Alison Moyet, 46, was one half of the 1980s pop duo Yazoo, alongside Vince Clarke. Her subsequent solo career included the top-10 hits “All Cried Out” and “Love Resurrection”. She has just reunited with Clarke for a comeback tour. She lives in Basildon, Essex, with her husband and their three children
Everyone thinks it was a Melody Maker advert that brought Vince and I together, but I’d known him since I was 11. We both went to the same Saturday music school. I never spoke to him but remember him because he and his two brothers all had white-blond hair. They looked like a family of ducks.
Basildon back then was a new town and had no culture, so just about everyone was in a band and it was just a matter of time before we did meet. When I did place that ad in Melody Maker – I was looking for a band to sing with – he called me at my parents’ house and asked if I’d sing on a demo he’d just written.
About a week later he said his record label wanted us to make it into a single. So we released “Only You”. It did really well. Then we released another and that did really well too. And an album. The whole thing all happened within about three months. We never spoke about anything other than recording – nothing. Suddenly we were in a really successful band but we hadn’t even ever gone for a pint together. It was really weird – almost like an arranged marriage.
I like to be affectionate but I couldn’t make him warm to me. It was frustrating because I knew that he would like me if only he was open to it. He was, I think, sad at the time after leaving Depeche [Mode, Clarke’s former band] and remote, a bit angry, but it was all internalised. Whereas I was this disaffected, slightly aggressive ex-punk rocker where nothing was internalised. I was probably quite difficult to be around. He didn’t speak until he said, “I don’t want to do this any more.”
There was an initial feeling of rejection – and I was slightly comforted that his first project after me [Erasure, with Andy Bell] didn’t immediately go quite so well as my first project after him. I was jealous, though, when I heard how well they got on. Then I met Andy and he turned out to be a really lovely bloke and any feelings of resentment dissipated. As the years pass, you start to think, “How fantastic that I knew him for that time” and “How brilliant was that record?”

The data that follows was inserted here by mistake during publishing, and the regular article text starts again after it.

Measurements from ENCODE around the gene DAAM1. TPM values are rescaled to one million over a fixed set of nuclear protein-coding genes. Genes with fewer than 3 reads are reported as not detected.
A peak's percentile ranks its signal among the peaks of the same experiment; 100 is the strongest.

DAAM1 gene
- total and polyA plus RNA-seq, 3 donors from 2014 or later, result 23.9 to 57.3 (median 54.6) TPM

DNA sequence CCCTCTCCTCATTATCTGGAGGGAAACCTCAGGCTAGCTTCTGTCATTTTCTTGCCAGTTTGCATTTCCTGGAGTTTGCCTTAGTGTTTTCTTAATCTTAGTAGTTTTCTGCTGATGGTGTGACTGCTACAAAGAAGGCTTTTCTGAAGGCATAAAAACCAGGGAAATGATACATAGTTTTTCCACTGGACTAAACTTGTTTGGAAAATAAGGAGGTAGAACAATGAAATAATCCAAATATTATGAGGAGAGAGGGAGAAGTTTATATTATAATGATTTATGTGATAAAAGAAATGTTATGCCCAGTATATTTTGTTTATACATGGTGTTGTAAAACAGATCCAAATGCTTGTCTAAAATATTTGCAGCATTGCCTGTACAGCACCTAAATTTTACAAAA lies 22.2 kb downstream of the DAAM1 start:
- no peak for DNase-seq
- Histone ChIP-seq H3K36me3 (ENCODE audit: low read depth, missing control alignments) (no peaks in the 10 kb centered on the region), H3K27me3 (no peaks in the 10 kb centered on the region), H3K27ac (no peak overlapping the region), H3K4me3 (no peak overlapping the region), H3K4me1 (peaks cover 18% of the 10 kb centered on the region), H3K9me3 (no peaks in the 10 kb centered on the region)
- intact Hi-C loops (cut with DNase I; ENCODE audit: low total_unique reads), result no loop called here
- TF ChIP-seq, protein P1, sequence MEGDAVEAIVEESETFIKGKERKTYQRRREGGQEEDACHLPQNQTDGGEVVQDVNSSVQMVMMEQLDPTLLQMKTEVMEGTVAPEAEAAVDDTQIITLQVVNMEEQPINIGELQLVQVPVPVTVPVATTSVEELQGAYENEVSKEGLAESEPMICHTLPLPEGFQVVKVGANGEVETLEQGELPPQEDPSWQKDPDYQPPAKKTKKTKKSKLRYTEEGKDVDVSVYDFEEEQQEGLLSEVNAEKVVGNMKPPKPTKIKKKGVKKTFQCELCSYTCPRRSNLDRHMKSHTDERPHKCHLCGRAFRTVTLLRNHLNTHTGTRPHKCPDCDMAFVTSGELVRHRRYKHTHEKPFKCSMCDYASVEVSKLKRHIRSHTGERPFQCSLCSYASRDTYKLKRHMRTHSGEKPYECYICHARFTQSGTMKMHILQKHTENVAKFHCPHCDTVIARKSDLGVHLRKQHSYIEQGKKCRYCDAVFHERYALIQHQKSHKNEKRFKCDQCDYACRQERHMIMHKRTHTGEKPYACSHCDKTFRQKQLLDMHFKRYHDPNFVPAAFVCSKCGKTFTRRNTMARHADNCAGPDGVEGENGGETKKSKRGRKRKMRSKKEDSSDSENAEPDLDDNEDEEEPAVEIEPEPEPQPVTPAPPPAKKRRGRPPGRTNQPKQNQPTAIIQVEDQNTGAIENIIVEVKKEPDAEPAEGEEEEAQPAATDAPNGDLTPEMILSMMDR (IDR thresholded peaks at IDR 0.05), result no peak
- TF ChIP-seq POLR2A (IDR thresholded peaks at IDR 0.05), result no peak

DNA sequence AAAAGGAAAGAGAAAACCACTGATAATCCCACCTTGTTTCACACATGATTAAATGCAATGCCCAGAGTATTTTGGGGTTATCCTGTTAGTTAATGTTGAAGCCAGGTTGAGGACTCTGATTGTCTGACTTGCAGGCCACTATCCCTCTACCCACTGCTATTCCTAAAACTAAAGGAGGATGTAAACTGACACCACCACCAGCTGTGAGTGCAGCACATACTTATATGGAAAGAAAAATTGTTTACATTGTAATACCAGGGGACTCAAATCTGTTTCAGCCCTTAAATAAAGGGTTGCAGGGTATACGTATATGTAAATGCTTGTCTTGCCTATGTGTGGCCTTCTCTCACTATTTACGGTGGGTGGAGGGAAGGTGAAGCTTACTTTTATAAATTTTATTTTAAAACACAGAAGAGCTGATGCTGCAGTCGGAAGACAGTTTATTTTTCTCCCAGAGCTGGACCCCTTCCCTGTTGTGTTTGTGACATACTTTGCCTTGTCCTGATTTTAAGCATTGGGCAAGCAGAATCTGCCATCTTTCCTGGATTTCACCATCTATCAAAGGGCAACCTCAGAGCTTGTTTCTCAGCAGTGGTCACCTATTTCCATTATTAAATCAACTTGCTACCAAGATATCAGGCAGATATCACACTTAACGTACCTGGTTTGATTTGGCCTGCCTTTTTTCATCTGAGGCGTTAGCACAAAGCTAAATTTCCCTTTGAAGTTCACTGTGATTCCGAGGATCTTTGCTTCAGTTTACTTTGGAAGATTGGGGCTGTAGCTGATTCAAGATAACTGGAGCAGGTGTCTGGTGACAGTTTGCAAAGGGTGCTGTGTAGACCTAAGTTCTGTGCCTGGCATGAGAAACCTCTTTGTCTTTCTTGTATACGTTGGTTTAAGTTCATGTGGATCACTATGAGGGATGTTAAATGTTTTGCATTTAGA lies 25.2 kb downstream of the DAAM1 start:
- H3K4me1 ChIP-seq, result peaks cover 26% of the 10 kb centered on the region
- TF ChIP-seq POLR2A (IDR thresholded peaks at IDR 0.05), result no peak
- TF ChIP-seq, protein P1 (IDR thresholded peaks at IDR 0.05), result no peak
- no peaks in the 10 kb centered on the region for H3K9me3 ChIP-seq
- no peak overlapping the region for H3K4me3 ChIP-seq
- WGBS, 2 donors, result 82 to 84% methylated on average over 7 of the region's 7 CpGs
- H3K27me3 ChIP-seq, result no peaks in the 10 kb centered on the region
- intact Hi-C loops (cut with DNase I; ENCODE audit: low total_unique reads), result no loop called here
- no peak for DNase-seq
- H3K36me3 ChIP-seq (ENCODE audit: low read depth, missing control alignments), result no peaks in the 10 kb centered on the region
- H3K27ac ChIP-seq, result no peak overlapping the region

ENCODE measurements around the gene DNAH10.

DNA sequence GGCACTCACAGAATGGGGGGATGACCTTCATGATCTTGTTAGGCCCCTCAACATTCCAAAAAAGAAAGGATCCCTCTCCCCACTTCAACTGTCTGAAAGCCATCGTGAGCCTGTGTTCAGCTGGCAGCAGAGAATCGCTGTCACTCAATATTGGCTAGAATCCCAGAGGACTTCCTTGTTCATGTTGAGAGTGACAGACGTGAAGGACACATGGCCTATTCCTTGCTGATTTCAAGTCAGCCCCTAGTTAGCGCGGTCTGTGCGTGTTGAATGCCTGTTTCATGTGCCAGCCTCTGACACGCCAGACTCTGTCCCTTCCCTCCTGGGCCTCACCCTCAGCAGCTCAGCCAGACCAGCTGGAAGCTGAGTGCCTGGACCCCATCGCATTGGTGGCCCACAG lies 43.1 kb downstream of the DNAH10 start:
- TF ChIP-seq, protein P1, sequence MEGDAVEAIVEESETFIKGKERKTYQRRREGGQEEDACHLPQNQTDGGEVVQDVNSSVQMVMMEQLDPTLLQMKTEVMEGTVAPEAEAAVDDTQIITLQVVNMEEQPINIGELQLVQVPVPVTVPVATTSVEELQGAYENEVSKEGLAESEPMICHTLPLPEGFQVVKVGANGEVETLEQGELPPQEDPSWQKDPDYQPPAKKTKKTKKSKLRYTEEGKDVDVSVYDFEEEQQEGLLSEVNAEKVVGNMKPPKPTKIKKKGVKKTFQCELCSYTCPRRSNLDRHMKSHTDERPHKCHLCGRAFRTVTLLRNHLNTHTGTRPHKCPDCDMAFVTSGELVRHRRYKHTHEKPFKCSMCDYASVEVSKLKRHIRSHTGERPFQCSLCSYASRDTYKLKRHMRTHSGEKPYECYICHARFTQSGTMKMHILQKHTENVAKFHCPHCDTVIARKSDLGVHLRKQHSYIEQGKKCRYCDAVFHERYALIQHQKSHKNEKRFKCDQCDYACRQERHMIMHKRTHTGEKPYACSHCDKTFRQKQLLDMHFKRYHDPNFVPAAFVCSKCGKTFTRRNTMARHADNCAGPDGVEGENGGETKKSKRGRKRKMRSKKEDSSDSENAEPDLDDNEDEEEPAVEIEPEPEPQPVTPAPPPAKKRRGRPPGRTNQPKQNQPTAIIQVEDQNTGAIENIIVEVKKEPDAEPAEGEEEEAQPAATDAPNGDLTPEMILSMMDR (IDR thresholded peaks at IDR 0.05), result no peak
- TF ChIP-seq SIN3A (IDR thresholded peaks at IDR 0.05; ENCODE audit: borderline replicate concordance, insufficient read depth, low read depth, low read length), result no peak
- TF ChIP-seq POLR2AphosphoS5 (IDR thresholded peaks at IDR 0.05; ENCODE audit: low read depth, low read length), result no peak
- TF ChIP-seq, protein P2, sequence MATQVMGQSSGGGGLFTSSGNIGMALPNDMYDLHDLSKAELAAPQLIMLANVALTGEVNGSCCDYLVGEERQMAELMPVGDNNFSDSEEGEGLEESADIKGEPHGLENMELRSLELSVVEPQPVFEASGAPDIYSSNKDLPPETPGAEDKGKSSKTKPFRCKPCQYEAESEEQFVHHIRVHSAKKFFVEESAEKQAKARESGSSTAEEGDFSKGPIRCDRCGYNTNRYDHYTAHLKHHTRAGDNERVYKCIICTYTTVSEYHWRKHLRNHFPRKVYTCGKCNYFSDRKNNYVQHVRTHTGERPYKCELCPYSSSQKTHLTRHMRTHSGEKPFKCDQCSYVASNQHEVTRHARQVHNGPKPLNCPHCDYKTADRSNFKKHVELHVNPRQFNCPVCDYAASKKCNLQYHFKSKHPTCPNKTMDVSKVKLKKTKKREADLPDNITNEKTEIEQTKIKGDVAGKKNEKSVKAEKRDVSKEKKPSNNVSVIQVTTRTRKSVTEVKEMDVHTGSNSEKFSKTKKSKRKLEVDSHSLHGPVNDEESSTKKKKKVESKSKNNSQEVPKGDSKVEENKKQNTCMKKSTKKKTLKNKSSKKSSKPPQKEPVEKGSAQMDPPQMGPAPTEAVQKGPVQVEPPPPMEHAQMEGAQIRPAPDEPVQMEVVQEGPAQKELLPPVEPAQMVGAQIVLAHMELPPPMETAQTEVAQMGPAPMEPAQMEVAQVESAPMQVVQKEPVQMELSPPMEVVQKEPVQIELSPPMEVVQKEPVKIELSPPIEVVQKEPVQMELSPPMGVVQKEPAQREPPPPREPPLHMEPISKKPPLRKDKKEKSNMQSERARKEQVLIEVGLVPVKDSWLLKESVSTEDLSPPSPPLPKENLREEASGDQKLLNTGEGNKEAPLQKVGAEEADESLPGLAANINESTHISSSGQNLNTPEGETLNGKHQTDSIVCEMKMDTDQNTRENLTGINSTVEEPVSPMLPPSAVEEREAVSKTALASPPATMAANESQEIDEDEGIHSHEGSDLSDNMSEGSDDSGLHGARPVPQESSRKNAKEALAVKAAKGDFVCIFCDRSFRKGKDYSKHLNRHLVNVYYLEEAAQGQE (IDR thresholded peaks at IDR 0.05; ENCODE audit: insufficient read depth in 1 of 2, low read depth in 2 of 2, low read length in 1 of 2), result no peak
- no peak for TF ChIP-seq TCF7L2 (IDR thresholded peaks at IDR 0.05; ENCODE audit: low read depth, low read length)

Eventually, last year, I decided to email him about reforming for a tour and we met for the first time in 16 years just a couple of months ago for a photoshoot. We were going to meet for a drink before but, not being one for small talk, I thought “Let’s just dive in,” so our first meeting was a difficult situation. But the irony was, we really wanted to talk to each other. The conversation flowed and it was like, “Wow, after all this, we actually have so much in common.”
Vince Clarke, 47, was a founding member of Depeche Mode, before having chart success with Yazoo and, to the present day, with Erasure. He lives in Maine, in America, with his wife and son
Before I first met Alison, 26 years ago, my best friend Robert was in her punk band. I’d seen her perform with them and with an R&B band in local venues. She had a huge voice, and made an impact.
When I left Depeche I wasn’t sure I’d still have a record deal and was keen to play the label something of my own, so I wrote the song “Only You” but needed someone to demo it with. Alison happened to be advertising in a local paper so I called her. She sang the song beautifully and made it sound exactly as I’d had it in my head.
It all happened very fast and because we hadn’t been in a band for years, playing in clubs, it was very much just a working relationship – we never had the chance to bond. We never really knew each other. Not really. We weren’t mates or anything.
There was tension, yes. I think I was definitely intimidated by Alison. She had a big personality and she was quite vocal, whereas I’m more of a sulker. The fact that we never talked, never socialised together, meant that when problems came up we didn’t know how to communicate and sort things out. It seems strange but we really were just working all the time. I loved being in the studio so much that the thought of leaving to go out for a drink seemed like wasting time. I got quite good at using synthesisers, but I was crap at talking. Also, we were only about 21. It led to paranoia.
What I’ve since learned from Andy [Bell] is that music is important, but it’s not everything. Andy’s very chilled, not uptight. Not that I’m saying… well, both me and Alison were both very uptight when we were together.
Her email came out of the blue: she asked me if I was interested in working together again. It was a really nice email. She said some really kind things. Next thing I know, I’m doing a Yazoo tour.
When we first met up again I was a little nervous. Then we started talking immediately about the people we both knew from our home town and past, and it just felt really comfortable straight away. We may even be a little bit more mature. We might even spend some social time together this time. I hope so.
Interviews by Kate Burt
First published in The Independent june 8th, 2008.